A look at the asset classes used by each TDF family shows some additional differences

Asset Class Summary

Fidelity

T. Rowe Price

Vanguard

U.S. Large Cap

X

X

X

U. S. Mid Cap

X

X

X

U.S. Small Cap

X

X

X

International Equity

X

X

X

Emerging Markets Equity

X

X

X

U.S. Fixed Income

X

X

X

U.S. TIPs

X

X

X

High Yield Fixed Inc.

X

X

International Fixed Income

X

Emerging Mkts Debt

X

X

REITs

X

X

Commodities

X

X

Source:  Lipper 

As you can see from the chart above, Fidelity and T. Rowe Price have ventured into a number of non-core asset classes.  The allocations to any of these asset classes of course vary based on the allocation of the particular TDF.

Vanguard has chosen to take the approach of building their asset allocation models across the various target dates using a simpler approach with just five funds across seven asset classes.

According to Morningstar both T. Rowe Price and Vanguard are ranked “Top.”  Morningstar uses a five rank system.  Fidelity’s Freedom Funds are ranked as “Average” the middle ranking.  This is as of June 30, 2012.

Target Date Funds are a staple in 401(k) and similar retirement plans.  As mentioned above they are frequently used as the default option for participants who don’t specify an investment choice.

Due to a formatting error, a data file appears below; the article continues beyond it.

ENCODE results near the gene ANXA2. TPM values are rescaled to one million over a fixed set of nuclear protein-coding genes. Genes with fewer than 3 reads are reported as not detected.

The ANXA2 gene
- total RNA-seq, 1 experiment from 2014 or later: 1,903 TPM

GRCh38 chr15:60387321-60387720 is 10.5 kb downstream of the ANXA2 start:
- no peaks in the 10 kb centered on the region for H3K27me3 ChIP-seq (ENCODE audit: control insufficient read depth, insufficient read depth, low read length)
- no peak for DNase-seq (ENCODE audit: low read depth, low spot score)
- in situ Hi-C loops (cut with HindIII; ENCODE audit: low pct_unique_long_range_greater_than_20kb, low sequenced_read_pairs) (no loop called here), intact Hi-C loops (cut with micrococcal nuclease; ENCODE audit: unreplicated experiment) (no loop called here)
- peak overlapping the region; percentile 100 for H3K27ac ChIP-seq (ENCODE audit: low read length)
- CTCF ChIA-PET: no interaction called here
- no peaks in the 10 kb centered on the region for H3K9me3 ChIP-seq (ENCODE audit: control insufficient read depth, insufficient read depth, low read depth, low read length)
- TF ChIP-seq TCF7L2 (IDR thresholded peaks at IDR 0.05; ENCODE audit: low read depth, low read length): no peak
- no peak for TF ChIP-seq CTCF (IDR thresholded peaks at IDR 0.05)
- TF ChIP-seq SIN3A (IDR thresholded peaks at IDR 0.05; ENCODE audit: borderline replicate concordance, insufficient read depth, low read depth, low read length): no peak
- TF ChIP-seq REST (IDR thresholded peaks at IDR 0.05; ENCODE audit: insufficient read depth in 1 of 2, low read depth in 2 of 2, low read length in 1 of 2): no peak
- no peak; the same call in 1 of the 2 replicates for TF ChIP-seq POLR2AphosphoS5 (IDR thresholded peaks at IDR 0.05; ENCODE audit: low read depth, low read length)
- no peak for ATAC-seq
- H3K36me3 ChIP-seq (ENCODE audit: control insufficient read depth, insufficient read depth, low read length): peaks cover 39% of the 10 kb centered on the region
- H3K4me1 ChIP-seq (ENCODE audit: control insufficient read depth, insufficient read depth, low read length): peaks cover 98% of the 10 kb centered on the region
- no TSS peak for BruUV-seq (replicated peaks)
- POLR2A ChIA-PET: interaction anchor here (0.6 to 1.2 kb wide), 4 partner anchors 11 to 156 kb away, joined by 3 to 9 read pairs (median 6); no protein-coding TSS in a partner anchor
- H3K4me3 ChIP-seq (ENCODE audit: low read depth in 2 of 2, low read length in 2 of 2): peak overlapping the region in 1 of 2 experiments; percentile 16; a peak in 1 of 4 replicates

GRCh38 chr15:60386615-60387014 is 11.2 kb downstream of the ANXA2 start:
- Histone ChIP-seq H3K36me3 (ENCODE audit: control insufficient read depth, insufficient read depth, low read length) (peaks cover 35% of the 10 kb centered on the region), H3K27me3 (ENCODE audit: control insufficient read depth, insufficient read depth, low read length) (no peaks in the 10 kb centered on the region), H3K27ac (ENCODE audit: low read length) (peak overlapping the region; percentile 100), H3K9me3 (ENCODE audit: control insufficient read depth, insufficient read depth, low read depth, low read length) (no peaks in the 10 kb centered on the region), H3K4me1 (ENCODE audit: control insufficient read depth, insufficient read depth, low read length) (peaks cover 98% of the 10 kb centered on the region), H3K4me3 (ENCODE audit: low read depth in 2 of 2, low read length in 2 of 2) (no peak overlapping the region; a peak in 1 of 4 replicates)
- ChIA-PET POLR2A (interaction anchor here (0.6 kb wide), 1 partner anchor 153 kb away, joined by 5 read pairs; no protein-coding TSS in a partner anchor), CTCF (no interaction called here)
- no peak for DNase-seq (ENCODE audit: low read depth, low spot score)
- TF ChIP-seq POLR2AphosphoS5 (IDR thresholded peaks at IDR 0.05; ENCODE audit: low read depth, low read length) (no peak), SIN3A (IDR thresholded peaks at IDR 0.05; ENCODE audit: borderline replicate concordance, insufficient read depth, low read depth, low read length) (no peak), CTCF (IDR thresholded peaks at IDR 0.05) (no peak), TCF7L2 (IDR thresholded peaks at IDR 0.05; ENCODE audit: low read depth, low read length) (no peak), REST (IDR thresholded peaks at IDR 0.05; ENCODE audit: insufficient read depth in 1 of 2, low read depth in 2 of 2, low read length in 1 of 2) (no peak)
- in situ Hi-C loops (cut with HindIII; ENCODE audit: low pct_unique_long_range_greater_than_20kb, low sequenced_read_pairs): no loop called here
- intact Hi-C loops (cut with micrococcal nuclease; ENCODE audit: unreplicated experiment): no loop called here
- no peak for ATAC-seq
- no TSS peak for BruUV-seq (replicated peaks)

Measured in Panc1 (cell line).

As far as choosing which family of TDFs to use, you generally won’t have a choice in your 401(k).  Understand, however, that TDFs can generally be used outside of retirement plans.  For example all of the “Big 3” actively court rollovers from the retirement plans they manage for participants who are leaving the plan for whatever reason.

Besides the fund of proprietary funds approach used by these three families, there are Target Date Funds out there using ETFs and other vehicles as the underlying investments.

Should you go the Target Date route?  Here are a few factors to consider:

  • Are you comfortable allocating your retirement account from among the other options available in the plan?
  • Are there advice options available to you via your retirement plan?  These might include online options; in-person individualized sessions; or managed account options.
  • Do you work with a financial advisor on your accounts outside of the plan?  If so the advisor might be in a position to provide advice on your 401(k) account.  In any event these assets should be considered by your advisor in the course of the advice they provide to you.